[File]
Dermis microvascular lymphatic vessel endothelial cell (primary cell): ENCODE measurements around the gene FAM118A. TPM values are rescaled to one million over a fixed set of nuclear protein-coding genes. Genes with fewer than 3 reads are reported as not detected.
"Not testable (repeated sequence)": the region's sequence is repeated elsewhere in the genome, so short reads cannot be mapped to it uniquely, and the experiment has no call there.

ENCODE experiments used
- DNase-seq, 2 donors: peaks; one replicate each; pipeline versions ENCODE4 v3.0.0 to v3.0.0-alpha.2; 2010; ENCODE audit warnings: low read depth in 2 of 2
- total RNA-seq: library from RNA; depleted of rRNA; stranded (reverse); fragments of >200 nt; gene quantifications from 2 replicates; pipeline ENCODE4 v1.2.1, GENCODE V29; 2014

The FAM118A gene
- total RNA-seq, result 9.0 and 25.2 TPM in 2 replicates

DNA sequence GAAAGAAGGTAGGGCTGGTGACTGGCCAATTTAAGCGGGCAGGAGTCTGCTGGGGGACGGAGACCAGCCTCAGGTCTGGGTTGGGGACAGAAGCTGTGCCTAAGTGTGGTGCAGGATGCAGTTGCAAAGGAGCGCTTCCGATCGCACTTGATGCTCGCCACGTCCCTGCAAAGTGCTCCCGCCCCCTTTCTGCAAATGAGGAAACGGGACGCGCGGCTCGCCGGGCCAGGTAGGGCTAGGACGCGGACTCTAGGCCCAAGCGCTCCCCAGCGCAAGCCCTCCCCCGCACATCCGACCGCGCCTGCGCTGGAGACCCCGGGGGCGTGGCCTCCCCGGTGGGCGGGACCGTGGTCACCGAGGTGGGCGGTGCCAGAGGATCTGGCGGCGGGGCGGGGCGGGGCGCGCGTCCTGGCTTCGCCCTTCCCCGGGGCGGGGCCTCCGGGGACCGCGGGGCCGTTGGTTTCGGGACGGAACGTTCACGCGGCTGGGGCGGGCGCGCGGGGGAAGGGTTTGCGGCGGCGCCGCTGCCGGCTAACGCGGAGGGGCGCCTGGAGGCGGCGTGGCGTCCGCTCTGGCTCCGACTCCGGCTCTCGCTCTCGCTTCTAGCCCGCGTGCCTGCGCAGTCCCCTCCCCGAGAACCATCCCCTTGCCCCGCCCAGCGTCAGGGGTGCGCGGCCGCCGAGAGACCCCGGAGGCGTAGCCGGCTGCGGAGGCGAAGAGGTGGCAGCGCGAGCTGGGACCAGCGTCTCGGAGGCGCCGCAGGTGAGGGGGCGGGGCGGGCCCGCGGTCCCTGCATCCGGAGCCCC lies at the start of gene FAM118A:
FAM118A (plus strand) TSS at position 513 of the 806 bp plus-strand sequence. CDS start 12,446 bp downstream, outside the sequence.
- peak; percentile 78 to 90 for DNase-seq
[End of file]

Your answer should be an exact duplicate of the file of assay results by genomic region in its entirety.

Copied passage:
Dermis microvascular lymphatic vessel endothelial cell (primary cell): ENCODE measurements around the gene FAM118A. TPM values are rescaled to one million over a fixed set of nuclear protein-coding genes. Genes with fewer than 3 reads are reported as not detected.
"Not testable (repeated sequence)": the region's sequence is repeated elsewhere in the genome, so short reads cannot be mapped to it uniquely, and the experiment has no call there.

ENCODE experiments used
- DNase-seq, 2 donors: peaks; one replicate each; pipeline versions ENCODE4 v3.0.0 to v3.0.0-alpha.2; 2010; ENCODE audit warnings: low read depth in 2 of 2
- total RNA-seq: library from RNA; depleted of rRNA; stranded (reverse); fragments of >200 nt; gene quantifications from 2 replicates; pipeline ENCODE4 v1.2.1, GENCODE V29; 2014

The FAM118A gene
- total RNA-seq, result 9.0 and 25.2 TPM in 2 replicates

DNA sequence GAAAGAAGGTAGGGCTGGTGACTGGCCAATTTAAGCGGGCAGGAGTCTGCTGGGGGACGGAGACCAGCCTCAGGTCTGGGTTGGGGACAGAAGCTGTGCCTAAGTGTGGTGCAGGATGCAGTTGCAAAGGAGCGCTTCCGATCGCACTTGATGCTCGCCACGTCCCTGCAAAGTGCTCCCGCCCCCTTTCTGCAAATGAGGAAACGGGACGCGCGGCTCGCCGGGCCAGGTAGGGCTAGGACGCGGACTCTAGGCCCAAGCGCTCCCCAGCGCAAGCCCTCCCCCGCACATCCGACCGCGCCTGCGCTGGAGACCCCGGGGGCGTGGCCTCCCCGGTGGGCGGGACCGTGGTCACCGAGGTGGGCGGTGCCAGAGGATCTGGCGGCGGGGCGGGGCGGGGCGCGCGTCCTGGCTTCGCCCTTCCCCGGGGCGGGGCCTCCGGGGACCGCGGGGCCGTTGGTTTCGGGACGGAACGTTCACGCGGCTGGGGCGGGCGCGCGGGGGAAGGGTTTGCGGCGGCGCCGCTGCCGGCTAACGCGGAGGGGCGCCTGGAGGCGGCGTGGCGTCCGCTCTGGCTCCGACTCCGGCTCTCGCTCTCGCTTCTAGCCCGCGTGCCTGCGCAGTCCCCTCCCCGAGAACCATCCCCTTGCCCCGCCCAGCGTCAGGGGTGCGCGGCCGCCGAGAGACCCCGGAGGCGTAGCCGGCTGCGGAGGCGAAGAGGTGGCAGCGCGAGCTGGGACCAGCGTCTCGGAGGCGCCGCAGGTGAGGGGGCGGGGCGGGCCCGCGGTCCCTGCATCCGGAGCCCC lies at the start of gene FAM118A:
FAM118A (plus strand) TSS at position 513 of the 806 bp plus-strand sequence. CDS start 12,446 bp downstream, outside the sequence.
- peak; percentile 78 to 90 for DNase-seq